FAO Nutrition Meetings Report Series 
    No. 46A WHO/FOOD ADD/70.36

    The content of this document is the result of the deliberations of the
    Joint FAO/WHO Expert Committee on Food Additives which met in Rome,
    27 May - 4 June 19691

    Food and Agriculture Organization of the United Nations

    World Health Organization

    1 Thirteenth report of the Joint FAO/WHO Expert Committee on Food
    Additives, FAO Nutrition Meetings Report Series, in press;
    Wld Hlth Org. techn.  Rep. Ser., in press.


    Biological Data

    Biochemical aspects

    Rats were injected i.v. and the bile collected for six hours. The
    recovery of the colour was approximately 34 per cent. (30-45 per
    cent.) of the administered quantity (Ryan & Wright, 1961).

    Acute Toxicity


    Animal   Route          LD50                  Reference
                        mg/kg body-weight

    mouse    oral           8000                  Gaunt et al., 1967

             i.p.          >1750 approx.          Gaunt et al., 1967

    rat      oral          >8000                  Gaunt et al., 1967

             i.p.           2000 approx.          DFG, 1957

    female   i.p.           2600                  Gaunt et al., 1967

    male     i.p.            600                  Gaunt et al., 1967

             i.v.           1000                  DFG, 1957

    In experiments with guinea-pigs it was found that this colour had no
    sensitization activity (Bär & Griepentrog, 1960). A negative test for
    Heinz bodies was obtained after administering this colour in a five
    per cent. aqueous solution by stomach tube to four cats (DFG, 1957).

    Special studies

    This colour was tested for mutagenic effect in a concentration of 0.5
    g/100 ml in cultures of Escherichia coli. No mutagenic effect was
    found (Lück & Rickerl, 1960).

    Short-term studies

    Groups of 16 male and 16 female rats were fed diets containing 0, 0.5
    per cent., 1 per cent. and 2 per cent. dye for 90 days. No adverse
    effects were seen in appearance, behaviour, growth, food consumption,
    haematological indices, SGPT and SGOT serum levels except at two per
    cent. level, when females had slightly lowered transammiase values,
    red cell counts and haemoglobin concentration. Renal function tests

    and organ weights were normal. Gross and histopathology showed no
    difference between the test groups (Gaunt et al., 1967).

    Eleven rats were given 1.0 per cent. of the colour in their drinking
    water for 216 days and observed for 791 days. Two animals died during
    the experiment, one had a sarcoma of the liver (DFG, 1957).

    Rat. Ten rats were given 0.2 per cent. of the colour in their diet
    for 417 days. The total intake was 11g/animal. Observation extended
    for 101 days. One rat died. No tumours were found (DFG, 1957).

    Four groups of 10 male and 10 female rats were given diets containing
    0, 0.03 per cent., 0.3 per cent. and 3.0 per cent. of the colour for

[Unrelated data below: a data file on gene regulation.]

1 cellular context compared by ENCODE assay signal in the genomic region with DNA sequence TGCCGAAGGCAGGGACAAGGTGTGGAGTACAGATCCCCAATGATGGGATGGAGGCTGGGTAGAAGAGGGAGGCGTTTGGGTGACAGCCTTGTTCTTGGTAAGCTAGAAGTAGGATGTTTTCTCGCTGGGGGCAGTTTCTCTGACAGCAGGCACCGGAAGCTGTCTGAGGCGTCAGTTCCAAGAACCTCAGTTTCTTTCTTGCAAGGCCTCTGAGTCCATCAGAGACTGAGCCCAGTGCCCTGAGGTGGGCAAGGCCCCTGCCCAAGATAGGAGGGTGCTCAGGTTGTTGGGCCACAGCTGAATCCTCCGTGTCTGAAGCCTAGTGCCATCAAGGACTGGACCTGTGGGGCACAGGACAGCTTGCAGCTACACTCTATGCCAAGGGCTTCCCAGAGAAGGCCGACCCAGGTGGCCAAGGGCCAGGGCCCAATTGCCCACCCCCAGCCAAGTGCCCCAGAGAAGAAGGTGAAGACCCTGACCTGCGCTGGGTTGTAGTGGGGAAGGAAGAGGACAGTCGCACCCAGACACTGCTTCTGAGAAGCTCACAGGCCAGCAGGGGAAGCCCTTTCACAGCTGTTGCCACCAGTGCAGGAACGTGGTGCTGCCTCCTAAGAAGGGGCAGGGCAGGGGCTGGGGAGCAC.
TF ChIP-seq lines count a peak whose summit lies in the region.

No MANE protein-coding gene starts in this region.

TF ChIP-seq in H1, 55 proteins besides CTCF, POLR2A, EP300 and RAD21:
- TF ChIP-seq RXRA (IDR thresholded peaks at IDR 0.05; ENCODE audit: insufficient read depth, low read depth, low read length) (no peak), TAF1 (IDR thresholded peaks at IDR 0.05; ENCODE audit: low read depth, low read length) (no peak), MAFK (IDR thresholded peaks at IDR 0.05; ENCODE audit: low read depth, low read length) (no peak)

64 weeks. No effect was noted on mortality. Females at the highest
    level had a lower food consumption throughout the experiment than the
    controls with a significant decrease in body-weight at 16 and 64
    weeks. In females the relative weights of heart, liver and kidney were
    increased. No effects were found on histopathology and as regard
    haemoglobin levels (Allmark et al., 1957).

    Seventy-five rats were fed the colour at a level of 0.1 per cent. of
    the diet. No tumours were observed. Similar results were obtained with
    10 rats fed at 0.2 per cent. of the diet. Feeding extended for

    Thirteen rats were given twice weekly s.c. injections of 0.5 ml of 1.0
    per cent. of the colour for 365 days. Observation extended for 857
    days. Five animals died during the experiment. No tumours were found
    (DFG, 1957).


    Several long-term studies have been performed in the rat. There is no
    information on the metabolism of the colour. A short-term study in
    pigs is in progress.


    Level causing no toxicological effect in the rat

    0.3 per cent. (= 3000 ppm) in the diet equivalent to 150 mg

    Estimate of acceptable daily intake in man

    Temporary acceptance                  mg/kg body-weight

                                             0 - 0.75

    Further work required by June 1974

    Metabolic studies in several species preferably including man and a
    two-year study in a non-rodent mammalian species.


    Allmark, M, G., Mannell, W. A. & Grice, H. C. (1957) J. Pharm.
    Pharmacol., 9, 622

    Bär, F. & Griepentrog, F. (1960) Med. u. Ernähr., 1, 99

    Deutsche Forschungsgemeinschaft, Farbstoff Kommission (1957)
    Mitteilung 6

    Gaunt, I. F. et al. (1967) Fd. Cosmet. Toxicol., 5, 187

    Lück, H. & Rickerl, E. (1960) Z. Lebensmitt.-Untersuch., 112, 157

    Ryan, A. J. & Wright, S. E. (1961) J. Pharm. Pharmacol., 13, 492

    See Also:
       Toxicological Abbreviations
       Ponceau 4R (WHO Food Additives Series 6)
       Ponceau 4R (WHO Food Additives Series 13)
       Ponceau 4R (WHO Food Additives Series 18)
       PONCEAU 4R (JECFA Evaluation)